This visit we stayed at site 42 which was waterfront but on a high bank, so we didn’t have river access - but that wasn’t an issue for us. There is a big tree blocking a bit of the river view, but still a beautiful site. My neighbors at site #43 had people getting off the river at their site constantly. They were visibly annoyed.
Site #40 is one that I would not recommend. It only rained for a couple of hours and the little creek flooded…. and this site is right on the creek. It seems like it stayed pretty wet the whole weekend, which during summer months can be miserable with the bugs and humidity. Also, it’s directly across the street from the portapotties.
Site 41 is nice and has a somewhat steep river access. It was roped off for social distancing the weekend we went, so we took advantage of the river access since no one would be camping at this site. The current can be strong, so be mindful of the river level.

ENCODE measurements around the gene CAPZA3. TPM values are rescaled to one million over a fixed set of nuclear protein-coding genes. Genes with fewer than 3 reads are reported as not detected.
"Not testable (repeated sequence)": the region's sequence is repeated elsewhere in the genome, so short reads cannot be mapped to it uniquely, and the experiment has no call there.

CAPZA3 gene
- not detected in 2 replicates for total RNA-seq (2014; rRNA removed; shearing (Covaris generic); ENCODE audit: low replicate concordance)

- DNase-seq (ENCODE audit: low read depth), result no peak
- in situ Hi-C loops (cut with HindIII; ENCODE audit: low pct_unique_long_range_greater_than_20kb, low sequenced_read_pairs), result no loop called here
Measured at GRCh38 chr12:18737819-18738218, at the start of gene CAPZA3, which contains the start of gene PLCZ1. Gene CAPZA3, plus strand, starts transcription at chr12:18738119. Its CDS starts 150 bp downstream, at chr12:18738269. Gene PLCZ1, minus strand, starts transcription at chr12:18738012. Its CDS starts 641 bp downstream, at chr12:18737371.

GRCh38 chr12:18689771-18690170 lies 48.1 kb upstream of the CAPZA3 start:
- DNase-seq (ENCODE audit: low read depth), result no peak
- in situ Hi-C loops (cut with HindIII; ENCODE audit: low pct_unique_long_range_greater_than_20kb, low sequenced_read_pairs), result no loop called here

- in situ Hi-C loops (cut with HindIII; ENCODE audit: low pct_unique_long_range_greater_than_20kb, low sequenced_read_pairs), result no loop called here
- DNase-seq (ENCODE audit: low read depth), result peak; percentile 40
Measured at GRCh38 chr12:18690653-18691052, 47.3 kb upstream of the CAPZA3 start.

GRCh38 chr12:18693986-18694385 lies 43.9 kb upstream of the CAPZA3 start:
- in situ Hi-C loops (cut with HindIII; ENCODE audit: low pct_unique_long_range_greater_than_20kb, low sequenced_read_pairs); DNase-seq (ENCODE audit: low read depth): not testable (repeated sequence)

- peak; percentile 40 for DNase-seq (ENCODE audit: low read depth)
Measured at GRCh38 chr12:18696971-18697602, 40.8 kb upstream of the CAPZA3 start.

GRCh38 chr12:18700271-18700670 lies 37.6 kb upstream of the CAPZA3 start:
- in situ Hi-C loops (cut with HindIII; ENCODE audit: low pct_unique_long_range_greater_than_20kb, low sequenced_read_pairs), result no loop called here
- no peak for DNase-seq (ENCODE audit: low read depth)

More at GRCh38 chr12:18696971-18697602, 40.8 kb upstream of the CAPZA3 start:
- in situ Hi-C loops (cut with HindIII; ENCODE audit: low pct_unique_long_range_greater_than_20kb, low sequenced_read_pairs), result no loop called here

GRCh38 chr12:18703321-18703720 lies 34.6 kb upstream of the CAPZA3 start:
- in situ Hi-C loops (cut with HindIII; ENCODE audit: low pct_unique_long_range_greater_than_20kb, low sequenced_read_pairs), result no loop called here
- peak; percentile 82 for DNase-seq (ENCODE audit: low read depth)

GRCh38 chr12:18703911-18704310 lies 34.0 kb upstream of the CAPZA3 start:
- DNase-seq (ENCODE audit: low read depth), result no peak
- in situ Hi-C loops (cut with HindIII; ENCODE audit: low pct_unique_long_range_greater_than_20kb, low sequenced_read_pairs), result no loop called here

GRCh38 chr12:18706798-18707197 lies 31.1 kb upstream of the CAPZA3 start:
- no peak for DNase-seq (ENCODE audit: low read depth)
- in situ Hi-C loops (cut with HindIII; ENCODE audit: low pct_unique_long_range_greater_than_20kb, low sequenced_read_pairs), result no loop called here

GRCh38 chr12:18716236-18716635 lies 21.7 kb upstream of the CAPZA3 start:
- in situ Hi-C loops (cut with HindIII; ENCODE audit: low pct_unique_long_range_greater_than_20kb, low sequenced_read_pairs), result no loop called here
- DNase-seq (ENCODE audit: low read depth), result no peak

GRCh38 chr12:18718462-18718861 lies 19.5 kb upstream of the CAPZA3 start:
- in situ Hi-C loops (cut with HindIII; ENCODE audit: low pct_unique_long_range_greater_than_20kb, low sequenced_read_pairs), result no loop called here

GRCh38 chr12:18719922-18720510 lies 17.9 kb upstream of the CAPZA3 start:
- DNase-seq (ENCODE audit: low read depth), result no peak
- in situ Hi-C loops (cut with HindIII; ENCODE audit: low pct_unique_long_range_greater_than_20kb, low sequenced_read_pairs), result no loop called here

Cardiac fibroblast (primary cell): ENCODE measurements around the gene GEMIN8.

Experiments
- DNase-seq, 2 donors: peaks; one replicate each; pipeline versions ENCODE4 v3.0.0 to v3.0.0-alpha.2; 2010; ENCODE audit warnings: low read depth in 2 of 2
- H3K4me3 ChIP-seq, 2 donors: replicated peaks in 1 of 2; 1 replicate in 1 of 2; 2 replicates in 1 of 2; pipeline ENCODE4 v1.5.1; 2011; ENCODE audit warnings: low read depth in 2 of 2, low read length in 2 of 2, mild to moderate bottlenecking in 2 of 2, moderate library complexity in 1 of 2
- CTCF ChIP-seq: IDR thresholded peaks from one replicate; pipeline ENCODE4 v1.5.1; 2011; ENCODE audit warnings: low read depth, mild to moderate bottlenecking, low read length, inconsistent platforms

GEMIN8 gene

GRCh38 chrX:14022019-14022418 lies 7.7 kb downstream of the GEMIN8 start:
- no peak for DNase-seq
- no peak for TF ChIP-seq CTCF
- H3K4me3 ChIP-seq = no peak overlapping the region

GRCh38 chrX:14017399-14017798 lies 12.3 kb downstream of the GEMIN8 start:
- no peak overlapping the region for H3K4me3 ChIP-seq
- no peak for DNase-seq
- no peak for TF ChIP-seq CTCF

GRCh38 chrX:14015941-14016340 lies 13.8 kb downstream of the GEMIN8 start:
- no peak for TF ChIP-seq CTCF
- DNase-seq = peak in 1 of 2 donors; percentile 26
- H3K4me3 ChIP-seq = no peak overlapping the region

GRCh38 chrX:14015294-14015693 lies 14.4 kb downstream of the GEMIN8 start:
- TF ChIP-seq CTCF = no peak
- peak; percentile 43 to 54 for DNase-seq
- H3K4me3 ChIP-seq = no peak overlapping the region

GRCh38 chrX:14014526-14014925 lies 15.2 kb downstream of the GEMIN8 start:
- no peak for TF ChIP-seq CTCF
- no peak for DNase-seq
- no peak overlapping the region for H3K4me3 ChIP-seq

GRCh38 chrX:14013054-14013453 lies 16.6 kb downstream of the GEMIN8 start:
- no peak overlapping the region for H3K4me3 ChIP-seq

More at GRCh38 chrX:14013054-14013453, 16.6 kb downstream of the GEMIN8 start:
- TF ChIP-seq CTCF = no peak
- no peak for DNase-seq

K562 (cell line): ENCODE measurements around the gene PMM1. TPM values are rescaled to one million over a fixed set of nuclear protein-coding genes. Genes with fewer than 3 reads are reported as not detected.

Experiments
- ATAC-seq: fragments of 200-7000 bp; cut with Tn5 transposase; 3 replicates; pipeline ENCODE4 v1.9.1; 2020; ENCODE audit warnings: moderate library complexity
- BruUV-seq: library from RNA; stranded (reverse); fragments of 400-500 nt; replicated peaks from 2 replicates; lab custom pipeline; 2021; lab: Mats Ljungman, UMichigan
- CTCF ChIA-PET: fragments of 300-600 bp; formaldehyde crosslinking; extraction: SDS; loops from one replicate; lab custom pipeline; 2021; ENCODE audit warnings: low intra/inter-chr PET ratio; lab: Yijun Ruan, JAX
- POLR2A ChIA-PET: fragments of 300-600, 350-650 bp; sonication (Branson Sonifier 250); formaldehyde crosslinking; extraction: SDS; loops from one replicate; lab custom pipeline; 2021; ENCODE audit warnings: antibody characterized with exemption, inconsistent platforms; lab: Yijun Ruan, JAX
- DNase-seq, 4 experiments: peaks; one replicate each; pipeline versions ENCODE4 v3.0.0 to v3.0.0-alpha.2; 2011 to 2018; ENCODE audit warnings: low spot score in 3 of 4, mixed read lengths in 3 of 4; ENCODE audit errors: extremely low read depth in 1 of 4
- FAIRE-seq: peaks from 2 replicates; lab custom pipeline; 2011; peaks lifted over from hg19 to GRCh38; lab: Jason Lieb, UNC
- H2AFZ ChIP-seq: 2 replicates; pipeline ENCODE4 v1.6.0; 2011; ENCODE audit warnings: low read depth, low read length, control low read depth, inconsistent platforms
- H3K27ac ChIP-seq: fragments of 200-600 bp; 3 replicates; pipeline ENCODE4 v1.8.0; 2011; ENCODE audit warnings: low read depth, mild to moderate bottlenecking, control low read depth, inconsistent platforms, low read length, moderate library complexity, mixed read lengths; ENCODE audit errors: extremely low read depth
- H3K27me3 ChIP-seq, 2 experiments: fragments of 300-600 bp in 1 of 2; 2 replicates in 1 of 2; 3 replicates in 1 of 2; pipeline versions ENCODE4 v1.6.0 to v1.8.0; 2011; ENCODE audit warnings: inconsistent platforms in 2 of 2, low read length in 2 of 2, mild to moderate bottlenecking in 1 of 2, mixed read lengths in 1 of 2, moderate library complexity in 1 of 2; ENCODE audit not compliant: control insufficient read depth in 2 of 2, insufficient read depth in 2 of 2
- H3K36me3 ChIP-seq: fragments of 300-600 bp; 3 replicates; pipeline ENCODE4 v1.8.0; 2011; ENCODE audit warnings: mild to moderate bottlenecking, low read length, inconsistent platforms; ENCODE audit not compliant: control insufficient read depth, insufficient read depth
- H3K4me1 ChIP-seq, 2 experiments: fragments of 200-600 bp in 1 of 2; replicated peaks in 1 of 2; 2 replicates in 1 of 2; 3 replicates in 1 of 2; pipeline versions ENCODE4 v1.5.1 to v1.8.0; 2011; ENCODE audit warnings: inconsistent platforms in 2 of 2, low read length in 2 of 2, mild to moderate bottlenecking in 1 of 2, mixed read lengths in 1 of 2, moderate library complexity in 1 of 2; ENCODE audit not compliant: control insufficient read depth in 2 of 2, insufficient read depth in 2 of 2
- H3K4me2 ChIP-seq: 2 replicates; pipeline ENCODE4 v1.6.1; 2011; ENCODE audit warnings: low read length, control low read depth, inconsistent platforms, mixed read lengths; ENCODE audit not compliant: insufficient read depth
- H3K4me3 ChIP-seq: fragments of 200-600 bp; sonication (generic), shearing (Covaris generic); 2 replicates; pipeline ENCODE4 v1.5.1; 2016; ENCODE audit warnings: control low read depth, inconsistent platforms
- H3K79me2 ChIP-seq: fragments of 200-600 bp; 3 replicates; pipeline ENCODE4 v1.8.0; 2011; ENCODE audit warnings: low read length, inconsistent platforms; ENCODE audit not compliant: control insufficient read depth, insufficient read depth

There is a designated boat launch at the campground (really steep when you get to the river so I wouldn’t back a vehicle all the way to the river). 37a is river access as well. Sites 31 and 32 (despite being near the campground’s public river access) look large and private. Both riverside.
There is a designated footpath from the campground to the public boat launch next door. It’s fenced off, so despite how it looks, you aren’t walking through anyone’s campsite. That’s the best place to put in with tubes and kayaks/canoes because you aren’t trying to launch from a riverbank as you would at your campsite. It’s also significantly calmer water-wise. Lots of parking.